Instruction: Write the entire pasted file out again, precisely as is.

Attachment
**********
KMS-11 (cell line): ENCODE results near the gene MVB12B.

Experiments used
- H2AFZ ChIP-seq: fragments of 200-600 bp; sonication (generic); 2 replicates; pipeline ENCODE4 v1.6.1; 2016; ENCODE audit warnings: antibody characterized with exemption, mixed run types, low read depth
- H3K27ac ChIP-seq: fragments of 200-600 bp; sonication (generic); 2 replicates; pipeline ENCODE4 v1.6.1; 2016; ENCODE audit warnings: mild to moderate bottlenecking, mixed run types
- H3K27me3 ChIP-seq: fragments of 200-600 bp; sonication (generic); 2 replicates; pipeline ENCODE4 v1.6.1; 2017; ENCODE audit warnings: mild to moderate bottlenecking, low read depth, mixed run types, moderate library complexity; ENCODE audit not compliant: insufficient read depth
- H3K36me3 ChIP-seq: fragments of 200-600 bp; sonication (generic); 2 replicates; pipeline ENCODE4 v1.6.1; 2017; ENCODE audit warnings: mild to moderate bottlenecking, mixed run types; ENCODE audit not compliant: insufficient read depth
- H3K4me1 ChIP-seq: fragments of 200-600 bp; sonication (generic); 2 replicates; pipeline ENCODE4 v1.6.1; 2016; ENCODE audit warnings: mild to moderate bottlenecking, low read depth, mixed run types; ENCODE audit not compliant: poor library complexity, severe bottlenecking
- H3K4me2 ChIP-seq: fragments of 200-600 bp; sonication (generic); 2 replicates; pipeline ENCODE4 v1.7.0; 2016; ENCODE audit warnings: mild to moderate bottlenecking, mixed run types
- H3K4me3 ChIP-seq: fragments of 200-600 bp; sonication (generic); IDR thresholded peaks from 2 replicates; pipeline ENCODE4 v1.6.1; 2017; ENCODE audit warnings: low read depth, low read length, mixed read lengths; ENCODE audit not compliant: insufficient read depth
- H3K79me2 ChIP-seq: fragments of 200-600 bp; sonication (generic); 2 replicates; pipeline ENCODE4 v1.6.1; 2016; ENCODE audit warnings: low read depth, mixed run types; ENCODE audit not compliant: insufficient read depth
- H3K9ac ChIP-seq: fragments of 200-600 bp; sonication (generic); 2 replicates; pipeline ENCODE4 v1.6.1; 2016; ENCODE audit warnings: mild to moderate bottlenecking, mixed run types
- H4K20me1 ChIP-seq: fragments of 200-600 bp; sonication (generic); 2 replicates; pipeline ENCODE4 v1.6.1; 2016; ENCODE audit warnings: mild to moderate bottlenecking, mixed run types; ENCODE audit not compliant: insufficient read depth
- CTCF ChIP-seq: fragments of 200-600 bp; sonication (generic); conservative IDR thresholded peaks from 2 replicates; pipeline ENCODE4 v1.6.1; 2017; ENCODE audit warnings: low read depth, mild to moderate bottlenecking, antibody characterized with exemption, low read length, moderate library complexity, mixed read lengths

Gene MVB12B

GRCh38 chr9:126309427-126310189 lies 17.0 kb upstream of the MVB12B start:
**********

KMS-11 (cell line): ENCODE results near the gene MVB12B.

Experiments used
- H2AFZ ChIP-seq: fragments of 200-600 bp; sonication (generic); 2 replicates; pipeline ENCODE4 v1.6.1; 2016; ENCODE audit warnings: antibody characterized with exemption, mixed run types, low read depth
- H3K27ac ChIP-seq: fragments of 200-600 bp; sonication (generic); 2 replicates; pipeline ENCODE4 v1.6.1; 2016; ENCODE audit warnings: mild to moderate bottlenecking, mixed run types
- H3K27me3 ChIP-seq: fragments of 200-600 bp; sonication (generic); 2 replicates; pipeline ENCODE4 v1.6.1; 2017; ENCODE audit warnings: mild to moderate bottlenecking, low read depth, mixed run types, moderate library complexity; ENCODE audit not compliant: insufficient read depth
- H3K36me3 ChIP-seq: fragments of 200-600 bp; sonication (generic); 2 replicates; pipeline ENCODE4 v1.6.1; 2017; ENCODE audit warnings: mild to moderate bottlenecking, mixed run types; ENCODE audit not compliant: insufficient read depth
- H3K4me1 ChIP-seq: fragments of 200-600 bp; sonication (generic); 2 replicates; pipeline ENCODE4 v1.6.1; 2016; ENCODE audit warnings: mild to moderate bottlenecking, low read depth, mixed run types; ENCODE audit not compliant: poor library complexity, severe bottlenecking
- H3K4me2 ChIP-seq: fragments of 200-600 bp; sonication (generic); 2 replicates; pipeline ENCODE4 v1.7.0; 2016; ENCODE audit warnings: mild to moderate bottlenecking, mixed run types
- H3K4me3 ChIP-seq: fragments of 200-600 bp; sonication (generic); IDR thresholded peaks from 2 replicates; pipeline ENCODE4 v1.6.1; 2017; ENCODE audit warnings: low read depth, low read length, mixed read lengths; ENCODE audit not compliant: insufficient read depth
- H3K79me2 ChIP-seq: fragments of 200-600 bp; sonication (generic); 2 replicates; pipeline ENCODE4 v1.6.1; 2016; ENCODE audit warnings: low read depth, mixed run types; ENCODE audit not compliant: insufficient read depth
- H3K9ac ChIP-seq: fragments of 200-600 bp; sonication (generic); 2 replicates; pipeline ENCODE4 v1.6.1; 2016; ENCODE audit warnings: mild to moderate bottlenecking, mixed run types
- H4K20me1 ChIP-seq: fragments of 200-600 bp; sonication (generic); 2 replicates; pipeline ENCODE4 v1.6.1; 2016; ENCODE audit warnings: mild to moderate bottlenecking, mixed run types; ENCODE audit not compliant: insufficient read depth
- CTCF ChIP-seq: fragments of 200-600 bp; sonication (generic); conservative IDR thresholded peaks from 2 replicates; pipeline ENCODE4 v1.6.1; 2017; ENCODE audit warnings: low read depth, mild to moderate bottlenecking, antibody characterized with exemption, low read length, moderate library complexity, mixed read lengths

Gene MVB12B

GRCh38 chr9:126309427-126310189 lies 17.0 kb upstream of the MVB12B start: